Carbon County has seen the effects of lower than normal rainfalls over the summer.
During the county commissioners' meeting on Thursday, Commissioner Wayne Nothstein provided an update on the drought warning that was issued by the state Department of Environmental Protection last Thursday. A drought warning is issued when areas see a significant precipitation deficit as a result of little to no rainfall over a 90-day period. In some counties throughout Pennsylvania, deficits are as great as 5.6 inches below normal.
Nothstein said that Beltzville Lake, located near Lehighton, is down 15 feet as a result of dam releases that are needed to keep the salt water levels down in the rivers; as well as evaporation.
On Wednesday, officials at the lake closed the boat launches at Beltzville for the season because levels were so low.
Nothstein also said that Mauch Chunk Lake is experiencing lower than normal levels. Last week, the lake was down a total of 50 inches, but as of yesterday, the lake was showing that it was down 54 inches.
"It looks like the lake is losing a half inch a day," he said. "I want to remind everyone, especially in the west side of Jim Thorpe, that is where the water supply comes from for Jim Thorpe."
Nothstein added that the Lehigh River is also operating on less than half of its normal flow.
"As of Wednesday, the river was flowing at 169 cubic feet per second, which equates to 76,000 gallons per minute," he said. "The average (normal flow of the Lehigh) over a 27-year period is 167,000 gallons a minute."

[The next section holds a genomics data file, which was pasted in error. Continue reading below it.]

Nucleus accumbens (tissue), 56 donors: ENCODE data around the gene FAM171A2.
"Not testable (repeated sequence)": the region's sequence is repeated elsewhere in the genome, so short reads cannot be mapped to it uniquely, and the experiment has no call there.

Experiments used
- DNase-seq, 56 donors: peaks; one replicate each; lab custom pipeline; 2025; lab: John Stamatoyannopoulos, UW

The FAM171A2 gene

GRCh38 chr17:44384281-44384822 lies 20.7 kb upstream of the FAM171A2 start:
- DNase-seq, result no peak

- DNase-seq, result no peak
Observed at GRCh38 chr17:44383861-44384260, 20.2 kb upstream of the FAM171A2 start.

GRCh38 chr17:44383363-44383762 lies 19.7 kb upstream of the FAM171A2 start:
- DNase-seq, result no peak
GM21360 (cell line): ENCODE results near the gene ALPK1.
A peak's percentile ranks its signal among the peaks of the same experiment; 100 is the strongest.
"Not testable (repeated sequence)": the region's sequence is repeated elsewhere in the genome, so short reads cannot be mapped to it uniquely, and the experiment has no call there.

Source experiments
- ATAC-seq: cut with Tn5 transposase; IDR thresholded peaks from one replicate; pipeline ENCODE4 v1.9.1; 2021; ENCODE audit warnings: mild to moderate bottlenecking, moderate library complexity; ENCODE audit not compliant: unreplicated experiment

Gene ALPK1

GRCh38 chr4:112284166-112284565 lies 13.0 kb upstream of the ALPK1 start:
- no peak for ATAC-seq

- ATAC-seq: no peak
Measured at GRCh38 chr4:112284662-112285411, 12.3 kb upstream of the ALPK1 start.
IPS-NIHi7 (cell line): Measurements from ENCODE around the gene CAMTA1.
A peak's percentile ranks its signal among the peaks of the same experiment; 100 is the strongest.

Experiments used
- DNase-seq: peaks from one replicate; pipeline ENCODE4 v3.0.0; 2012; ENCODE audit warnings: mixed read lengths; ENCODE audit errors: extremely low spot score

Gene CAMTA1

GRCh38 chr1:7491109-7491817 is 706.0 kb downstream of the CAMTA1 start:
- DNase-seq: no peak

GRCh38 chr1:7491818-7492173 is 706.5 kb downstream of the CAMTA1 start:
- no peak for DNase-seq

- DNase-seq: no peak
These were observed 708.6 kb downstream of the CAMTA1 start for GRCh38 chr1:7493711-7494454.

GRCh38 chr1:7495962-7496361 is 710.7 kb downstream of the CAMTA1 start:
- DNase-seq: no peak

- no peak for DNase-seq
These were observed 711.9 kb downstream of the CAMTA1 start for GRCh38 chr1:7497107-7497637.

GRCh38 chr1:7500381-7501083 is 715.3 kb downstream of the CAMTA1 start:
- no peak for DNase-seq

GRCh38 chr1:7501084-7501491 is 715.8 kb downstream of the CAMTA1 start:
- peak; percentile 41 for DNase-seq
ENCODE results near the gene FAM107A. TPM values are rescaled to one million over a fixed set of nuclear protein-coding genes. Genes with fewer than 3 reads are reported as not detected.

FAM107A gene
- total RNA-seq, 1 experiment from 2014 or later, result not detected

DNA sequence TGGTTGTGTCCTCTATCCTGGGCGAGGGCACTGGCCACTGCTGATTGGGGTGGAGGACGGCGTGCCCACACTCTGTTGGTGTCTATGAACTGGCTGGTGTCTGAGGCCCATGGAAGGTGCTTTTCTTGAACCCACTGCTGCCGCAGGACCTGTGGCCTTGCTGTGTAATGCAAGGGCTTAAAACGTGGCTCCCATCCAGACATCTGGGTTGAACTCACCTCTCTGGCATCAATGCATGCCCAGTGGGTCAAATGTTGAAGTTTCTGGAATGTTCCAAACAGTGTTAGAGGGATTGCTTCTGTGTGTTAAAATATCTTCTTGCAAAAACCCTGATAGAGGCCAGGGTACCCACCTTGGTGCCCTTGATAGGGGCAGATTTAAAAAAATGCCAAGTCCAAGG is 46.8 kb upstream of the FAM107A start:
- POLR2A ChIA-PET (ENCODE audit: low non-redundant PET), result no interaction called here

Mark Nalesnik, Carbon County Emergency Management Agency coordinator, also noted that he was told the recreation pool at the Francis E. Walter Dam is completely used up.
He and Nothstein urge residents to try to conserve water usage when they can until the county gets a significant rainfall.
"It's necessary to conserve water at this point," Nalesnik said.
Four burn bans have also been put into place in municipalities throughout the county as a result of the drier than normal conditions. Those municipalities include Nesquehoning, Bowmanstown, East Penn Township and Jim Thorpe.
To conserve water, DEP suggests fixing any leaks in household plumbing, installing low-flow or aerators nozzles on shower heads and faucets, taking short showers instead of baths, replacing older washers with front loading washers, running the dishwasher and washing machine only when they are full, avoid running water excessively.
For more tips on conserving water, visit www.depweb.state.pa.us, keyword: drought.
In a related matter, Nothstein also announced that there is help for farmers that have been affected by the drought.
He read a portion of a press release from Speaker of the House Keith McCall (D-Carbon), stating that farmers in Carbon County are eligible to apply for low-interest emergency disaster assistance loans from the federal Department of Agriculture to help recover crop losses associated with the summer's dry weather.
To apply for the loan, farmers need to contact the Carbon County Farm Service Agency in Lehighton at (610) 377-6300 or visit www.fsa.usda.gov.
Farmers have eight months from Sept. 10, to apply for the loans, the press release states.